Un-factored Factored Denominator 2 Denominator 10 Denominator 2 Denominator 10 $\frac{1}{2}$ $\frac{x}{10}$ $\frac{1}{{2}^{1}}$ $\frac{x}{{\left(2\cdot 5\right)}^{1}}$ $\frac{1}{4}$ $\frac{x}{100}$ $\frac{1}{{2}^{2}}$ $\frac{x}{{\left(2\cdot 5\right)}^{2}}$ $\frac{1}{8}$ $\frac{x}{1000}$ $\frac{1}{{2}^{3}}$ $\frac{x}{{\left(2\cdot 5\right)}^{3}}$ $\frac{1}{16}$ $\frac{x}{10,000}$ $\frac{1}{{2}^{4}}$ $\frac{x}{{\left(2\cdot 5\right)}^{4}}$

To easily see how to make $\frac{1}{16}\text{\hspace{0.17em}}\text{\hspace{0.17em}}=\frac{1}{10,000}$, let’s look at the factored form.

$\frac{1}{{2}^{4}}\text{\hspace{0.17em}}\text{\hspace{0.17em}}=\frac{1}{{\left(2\cdot 5\right)}^{4}}$

Do you see that if to make 24 = ${\left(2\cdot 5\right)}^{4}$, we would need to multiply it by 54?

$\frac{{5}^{4}}{{5}^{4}}\cdot \frac{1}{{2}^{4}}\text{\hspace{0.17em}}\text{\hspace{0.17em}}=\frac{1}{{\left(2\cdot 5\right)}^{4}}$

Another way to see this by setting up an equation, for the denominators:

${2}^{4}n={2}^{4}×{5}^{4}$

Solving by dividing by n we arrive at:

$n={5}^{4}.$

Then:

$\frac{1}{16}\cdot \frac{{5}^{4}}{{5}^{4}}=\frac{x}{10,000}$

$\frac{1}{16}=\frac{625}{10,000}$

 Un-factored Factored Denominator 2 Denominator 10 Denominator 2 Denominator 10 $\frac{1}{2}$ $\frac{5}{10}$ 0.5 $\frac{1}{{2}^{1}}\cdot \frac{{5}^{1}}{{5}^{1}}$ $\frac{{5}^{1}}{{\left(2\cdot 5\right)}^{1}}$ $\frac{1}{4}$ $\frac{25}{100}$ 0.25 $\frac{1}{{2}^{2}}\cdot \frac{{5}^{2}}{{5}^{2}}$ $\frac{{5}^{2}}{{\left(2\cdot 5\right)}^{2}}$ $\frac{1}{8}$ $\frac{125}{1000}$ 0.125 $\frac{1}{{2}^{3}}\cdot \frac{{5}^{3}}{{5}^{3}}$ $\frac{{5}^{3}}{{\left(2\cdot 5\right)}^{3}}$ $\frac{1}{16}$ $\frac{625}{10,000}$ 0.0625 $\frac{1}{{2}^{4}}\cdot \frac{{5}^{4}}{{5}^{4}}$ $\frac{{5}^{4}}{{\left(2\cdot 5\right)}^{4}}$

Let’s consider how this would work for a number that’s not a perfect power of 2, like 20.

$\frac{1}{20}=\frac{x}{10}$

$\frac{1}{\left({2}^{2}\cdot 5\right)}=\frac{x}{\left(2\cdot 5\right)}$

Keep in mind, we’re not just trying to get the denominators equal, we want them to be equal and a perfect power of 10. (So a denominator of 20 will not work, because decimals are all powers of ten.)

If you see the factors of 20 have 22, which tells us we are going to have a denominator of 102, 100.

$\frac{1}{\left({2}^{2}\cdot 5\right)}\cdot \frac{5}{5}=\frac{x}{\left(2\cdot 5\right)}\cdot \begin{array}{c}\\ 2\cdot 5\end{array}$

$\frac{5}{100}=\frac{x}{100}$

And 1/20th is 0.05, so we’re golden!

By using this new method, we can see that we must change the denominator of our original rational number into a power of ten in order for it to be written as a decimal (since decimals are all powers of ten).

The Pay-Off

Given these three points I will show you why some decimals are non-terminating. Short-story long here, perhaps, but the purpose is not for answer-getting, but to explore things mathematically and discover understanding in things previously mysterious.

Let’s take 1/3 for starters. To rewrite one-third as a decimal, accurately, without truncating the decimal expansion, we need to write multiply three by itself so it will be a power of 10.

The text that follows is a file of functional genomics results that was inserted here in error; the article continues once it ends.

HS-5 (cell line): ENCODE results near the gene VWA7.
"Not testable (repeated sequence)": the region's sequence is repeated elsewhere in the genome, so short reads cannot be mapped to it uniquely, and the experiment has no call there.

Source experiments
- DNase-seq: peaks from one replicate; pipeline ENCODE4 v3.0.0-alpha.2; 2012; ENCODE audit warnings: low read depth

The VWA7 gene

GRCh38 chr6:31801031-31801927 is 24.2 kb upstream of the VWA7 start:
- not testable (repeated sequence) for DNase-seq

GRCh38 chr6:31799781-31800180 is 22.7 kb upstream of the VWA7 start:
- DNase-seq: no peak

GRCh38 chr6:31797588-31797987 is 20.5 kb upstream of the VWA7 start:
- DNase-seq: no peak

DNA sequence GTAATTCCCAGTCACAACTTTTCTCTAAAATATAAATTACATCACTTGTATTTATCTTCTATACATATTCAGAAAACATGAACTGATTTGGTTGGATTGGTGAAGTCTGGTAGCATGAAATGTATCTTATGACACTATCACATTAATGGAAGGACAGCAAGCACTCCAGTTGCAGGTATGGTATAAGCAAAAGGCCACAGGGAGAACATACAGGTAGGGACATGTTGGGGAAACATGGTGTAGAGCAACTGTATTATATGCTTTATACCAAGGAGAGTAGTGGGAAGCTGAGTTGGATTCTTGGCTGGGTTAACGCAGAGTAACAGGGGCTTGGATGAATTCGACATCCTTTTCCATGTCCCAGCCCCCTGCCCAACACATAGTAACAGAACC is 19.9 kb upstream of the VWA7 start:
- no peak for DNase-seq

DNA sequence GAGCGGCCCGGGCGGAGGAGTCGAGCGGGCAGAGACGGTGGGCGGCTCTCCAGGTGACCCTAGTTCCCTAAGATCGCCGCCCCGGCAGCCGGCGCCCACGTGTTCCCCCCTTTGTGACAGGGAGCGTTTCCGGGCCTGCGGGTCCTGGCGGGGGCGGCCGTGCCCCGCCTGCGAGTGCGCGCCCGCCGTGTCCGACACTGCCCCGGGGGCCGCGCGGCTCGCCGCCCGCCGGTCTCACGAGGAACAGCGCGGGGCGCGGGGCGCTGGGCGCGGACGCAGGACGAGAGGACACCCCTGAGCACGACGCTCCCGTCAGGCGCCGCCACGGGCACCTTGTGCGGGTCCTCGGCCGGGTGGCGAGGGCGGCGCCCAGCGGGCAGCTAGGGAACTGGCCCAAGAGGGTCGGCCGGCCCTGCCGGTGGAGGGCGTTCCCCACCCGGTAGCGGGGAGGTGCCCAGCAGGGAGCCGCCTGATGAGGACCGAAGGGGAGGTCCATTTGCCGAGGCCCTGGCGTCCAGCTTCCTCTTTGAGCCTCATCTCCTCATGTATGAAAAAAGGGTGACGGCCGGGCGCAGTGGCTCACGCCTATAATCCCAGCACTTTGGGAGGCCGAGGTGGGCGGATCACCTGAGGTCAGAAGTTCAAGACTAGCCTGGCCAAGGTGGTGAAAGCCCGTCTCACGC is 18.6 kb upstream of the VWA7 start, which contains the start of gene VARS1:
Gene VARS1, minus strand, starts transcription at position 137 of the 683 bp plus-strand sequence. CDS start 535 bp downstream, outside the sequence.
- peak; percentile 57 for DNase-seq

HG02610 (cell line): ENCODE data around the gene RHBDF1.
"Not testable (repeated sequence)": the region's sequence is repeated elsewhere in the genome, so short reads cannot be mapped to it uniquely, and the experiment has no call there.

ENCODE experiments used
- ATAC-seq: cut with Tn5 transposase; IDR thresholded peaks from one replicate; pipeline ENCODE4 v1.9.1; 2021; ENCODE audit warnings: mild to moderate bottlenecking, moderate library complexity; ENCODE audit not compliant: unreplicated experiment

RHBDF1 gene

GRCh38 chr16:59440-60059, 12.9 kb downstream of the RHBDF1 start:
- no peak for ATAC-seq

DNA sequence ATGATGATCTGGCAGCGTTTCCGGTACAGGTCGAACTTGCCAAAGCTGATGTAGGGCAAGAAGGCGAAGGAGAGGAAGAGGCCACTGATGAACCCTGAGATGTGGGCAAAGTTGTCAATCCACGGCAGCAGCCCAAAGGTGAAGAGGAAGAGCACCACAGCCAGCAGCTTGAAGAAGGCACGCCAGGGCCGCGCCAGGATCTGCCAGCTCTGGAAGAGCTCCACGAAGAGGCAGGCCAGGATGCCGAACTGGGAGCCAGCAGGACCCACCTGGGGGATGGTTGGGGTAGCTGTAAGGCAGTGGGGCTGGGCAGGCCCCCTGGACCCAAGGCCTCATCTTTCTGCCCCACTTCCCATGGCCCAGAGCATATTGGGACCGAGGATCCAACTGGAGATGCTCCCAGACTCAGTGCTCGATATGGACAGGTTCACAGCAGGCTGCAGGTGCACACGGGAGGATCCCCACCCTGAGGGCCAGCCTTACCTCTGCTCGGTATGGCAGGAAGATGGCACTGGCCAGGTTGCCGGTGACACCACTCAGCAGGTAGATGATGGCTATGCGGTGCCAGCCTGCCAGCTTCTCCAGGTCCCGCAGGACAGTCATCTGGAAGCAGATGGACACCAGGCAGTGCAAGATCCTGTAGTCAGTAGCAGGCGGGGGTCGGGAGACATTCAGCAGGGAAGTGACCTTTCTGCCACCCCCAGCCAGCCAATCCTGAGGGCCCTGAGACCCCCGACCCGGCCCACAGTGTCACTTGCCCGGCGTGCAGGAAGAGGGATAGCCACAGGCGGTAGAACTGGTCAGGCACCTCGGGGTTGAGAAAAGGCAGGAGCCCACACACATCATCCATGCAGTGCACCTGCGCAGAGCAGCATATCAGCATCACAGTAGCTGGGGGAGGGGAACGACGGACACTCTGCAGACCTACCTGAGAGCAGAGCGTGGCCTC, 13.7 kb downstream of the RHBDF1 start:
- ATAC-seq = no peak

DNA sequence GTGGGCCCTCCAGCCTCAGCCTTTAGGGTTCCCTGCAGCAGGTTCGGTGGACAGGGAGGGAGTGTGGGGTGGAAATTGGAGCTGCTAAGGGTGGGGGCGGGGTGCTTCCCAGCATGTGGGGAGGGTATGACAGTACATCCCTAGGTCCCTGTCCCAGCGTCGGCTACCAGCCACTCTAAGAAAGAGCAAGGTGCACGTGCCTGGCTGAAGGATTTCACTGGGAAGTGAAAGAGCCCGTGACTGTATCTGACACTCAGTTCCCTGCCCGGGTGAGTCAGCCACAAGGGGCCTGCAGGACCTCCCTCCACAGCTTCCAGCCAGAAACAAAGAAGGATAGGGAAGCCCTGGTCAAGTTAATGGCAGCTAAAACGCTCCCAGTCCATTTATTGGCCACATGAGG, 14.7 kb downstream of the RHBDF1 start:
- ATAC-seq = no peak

$\frac{1}{{3}^{n}}=\frac{x}{{10}^{n}}$

This is impossible. The easiest reason why is that the powers of three end in, 1, 3, 7, 9 only. There is no power of three that ends in zero, and all powers of ten end in zero.

It turns out that all rational numbers, with denominators that have a prime factor other than 2 or 5 suffer such a fate. Seven ends in 1, 3, 7 or 9, only. Eleven only ends in 1.

Decimals compare a whole number to a power of ten. There is no way to multiply the prime numbers, other than 2 and 5, by a power that will result in a whole number.

Let us consider another method of explanation of why 3, for example, will never be a power of 10.

${3}^{x}={10}^{x}$

Taking the logarithm of both sides gives us:

$\mathrm{log}{3}^{x}=\mathrm{log}{10}^{x}$

$x\mathrm{log}3=x\mathrm{log}10$

Because log10 = 1,

$x\mathrm{log}3=x$

Solving for x

$x\mathrm{log}3-x=0$

$x\left(\mathrm{log}3-1\right)=0$

Log3 $–$ 1 cannot equal zero because 101 is not 3, so x must be zero.

Plugging that value into our original equation we see that only power of 3 and 10 that yields equal value is zero.

${3}^{0}={10}^{0}$

Conclusion:

I hope you really see the reason why rational numbers become non-terminating decimals is because of the nature of what decimals are. They are powers of 10. There are not any whole number multiples of prime numbers, other than two or five that produce a power of ten. So you cannot covert a seven into a power of ten, other than the power of zero.

Again, the purpose of this exploration was just that, to explore the math behind something we just gloss over and hopefully make connections and other such things.

This is not an attempt at a proof, but rather a justification and explanation. Let me know what works and what doesn’t work for you.

## Exponents Part 2

two

Exponents Part 2

Division

In the previous section we learned that exponents are repeated multiplication, which on its own is not tricky. What makes exponents tricky is determining what is a base and what is not for a given exponent. It is imperative that you really understand the material from the previous section before tackling what’s next. If you did not attempt the practice problems, you need to. Also watch the video that review them.